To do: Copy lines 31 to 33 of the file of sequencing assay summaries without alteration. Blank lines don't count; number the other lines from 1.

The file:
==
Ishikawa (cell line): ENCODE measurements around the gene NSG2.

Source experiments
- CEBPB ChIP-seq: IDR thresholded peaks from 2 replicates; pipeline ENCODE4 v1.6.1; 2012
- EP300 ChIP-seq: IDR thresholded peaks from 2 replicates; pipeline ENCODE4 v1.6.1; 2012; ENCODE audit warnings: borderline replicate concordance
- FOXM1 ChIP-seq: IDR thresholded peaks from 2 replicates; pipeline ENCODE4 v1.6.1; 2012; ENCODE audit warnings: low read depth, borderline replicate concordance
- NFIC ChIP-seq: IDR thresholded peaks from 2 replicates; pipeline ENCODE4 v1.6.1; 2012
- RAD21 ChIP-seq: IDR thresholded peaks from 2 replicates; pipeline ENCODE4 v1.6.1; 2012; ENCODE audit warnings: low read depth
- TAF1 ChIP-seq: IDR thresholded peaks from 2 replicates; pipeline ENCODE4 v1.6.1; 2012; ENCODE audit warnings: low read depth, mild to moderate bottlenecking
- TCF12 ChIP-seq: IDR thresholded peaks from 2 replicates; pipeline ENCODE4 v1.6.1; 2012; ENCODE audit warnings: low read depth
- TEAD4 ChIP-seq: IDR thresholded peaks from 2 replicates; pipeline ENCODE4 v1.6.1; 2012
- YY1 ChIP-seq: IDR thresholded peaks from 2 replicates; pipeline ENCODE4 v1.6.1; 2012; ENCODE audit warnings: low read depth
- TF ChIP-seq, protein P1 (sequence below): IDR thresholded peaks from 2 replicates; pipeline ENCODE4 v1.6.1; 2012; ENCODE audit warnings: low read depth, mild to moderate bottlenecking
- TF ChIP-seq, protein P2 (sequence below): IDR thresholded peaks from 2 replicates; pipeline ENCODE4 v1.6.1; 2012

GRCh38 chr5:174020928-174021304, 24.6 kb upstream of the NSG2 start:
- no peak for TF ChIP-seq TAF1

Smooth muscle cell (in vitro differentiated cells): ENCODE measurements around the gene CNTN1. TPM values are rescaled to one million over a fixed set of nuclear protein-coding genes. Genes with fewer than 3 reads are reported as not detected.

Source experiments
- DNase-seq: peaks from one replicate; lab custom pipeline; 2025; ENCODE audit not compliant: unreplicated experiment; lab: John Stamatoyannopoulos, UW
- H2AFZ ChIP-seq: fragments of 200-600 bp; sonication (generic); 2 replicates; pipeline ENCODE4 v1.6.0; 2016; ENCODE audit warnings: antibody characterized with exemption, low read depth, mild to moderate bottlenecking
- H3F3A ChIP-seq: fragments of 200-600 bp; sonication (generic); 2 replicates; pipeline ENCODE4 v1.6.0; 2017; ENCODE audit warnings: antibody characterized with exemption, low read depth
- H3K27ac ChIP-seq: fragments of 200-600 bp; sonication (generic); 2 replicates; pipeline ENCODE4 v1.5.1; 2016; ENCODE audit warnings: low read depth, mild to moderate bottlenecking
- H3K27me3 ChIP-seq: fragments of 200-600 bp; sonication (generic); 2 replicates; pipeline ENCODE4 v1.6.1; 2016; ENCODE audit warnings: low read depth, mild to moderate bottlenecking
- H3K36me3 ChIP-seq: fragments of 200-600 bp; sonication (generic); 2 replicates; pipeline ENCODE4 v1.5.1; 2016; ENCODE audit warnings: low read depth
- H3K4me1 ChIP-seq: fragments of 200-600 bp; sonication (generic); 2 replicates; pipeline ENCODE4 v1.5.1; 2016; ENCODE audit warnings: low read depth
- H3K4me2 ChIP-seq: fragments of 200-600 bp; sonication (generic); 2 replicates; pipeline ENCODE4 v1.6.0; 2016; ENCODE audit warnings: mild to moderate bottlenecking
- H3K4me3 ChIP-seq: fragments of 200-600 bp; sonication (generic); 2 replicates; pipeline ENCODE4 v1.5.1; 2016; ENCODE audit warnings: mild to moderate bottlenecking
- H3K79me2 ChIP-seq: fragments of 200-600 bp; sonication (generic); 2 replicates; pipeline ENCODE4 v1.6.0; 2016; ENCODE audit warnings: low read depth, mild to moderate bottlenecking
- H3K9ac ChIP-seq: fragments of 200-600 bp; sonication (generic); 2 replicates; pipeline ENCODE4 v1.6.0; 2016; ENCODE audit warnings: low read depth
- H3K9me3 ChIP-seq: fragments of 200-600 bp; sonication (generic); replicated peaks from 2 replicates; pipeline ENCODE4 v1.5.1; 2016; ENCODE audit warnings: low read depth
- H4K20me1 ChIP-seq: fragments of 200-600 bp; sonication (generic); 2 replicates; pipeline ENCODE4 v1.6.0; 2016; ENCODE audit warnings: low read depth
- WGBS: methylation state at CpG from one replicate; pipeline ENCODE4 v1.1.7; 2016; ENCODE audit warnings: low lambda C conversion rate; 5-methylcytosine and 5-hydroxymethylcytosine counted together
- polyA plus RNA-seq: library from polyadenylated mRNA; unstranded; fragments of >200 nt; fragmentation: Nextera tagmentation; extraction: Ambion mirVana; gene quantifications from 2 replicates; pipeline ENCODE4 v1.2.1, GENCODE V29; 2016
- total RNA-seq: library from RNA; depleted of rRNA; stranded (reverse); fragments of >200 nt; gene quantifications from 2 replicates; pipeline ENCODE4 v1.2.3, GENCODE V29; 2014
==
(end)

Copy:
- WGBS: methylation state at CpG from one replicate; pipeline ENCODE4 v1.1.7; 2016; ENCODE audit warnings: low lambda C conversion rate; 5-methylcytosine and 5-hydroxymethylcytosine counted together
- polyA plus RNA-seq: library from polyadenylated mRNA; unstranded; fragments of >200 nt; fragmentation: Nextera tagmentation; extraction: Ambion mirVana; gene quantifications from 2 replicates; pipeline ENCODE4 v1.2.1, GENCODE V29; 2016
- total RNA-seq: library from RNA; depleted of rRNA; stranded (reverse); fragments of >200 nt; gene quantifications from 2 replicates; pipeline ENCODE4 v1.2.3, GENCODE V29; 2014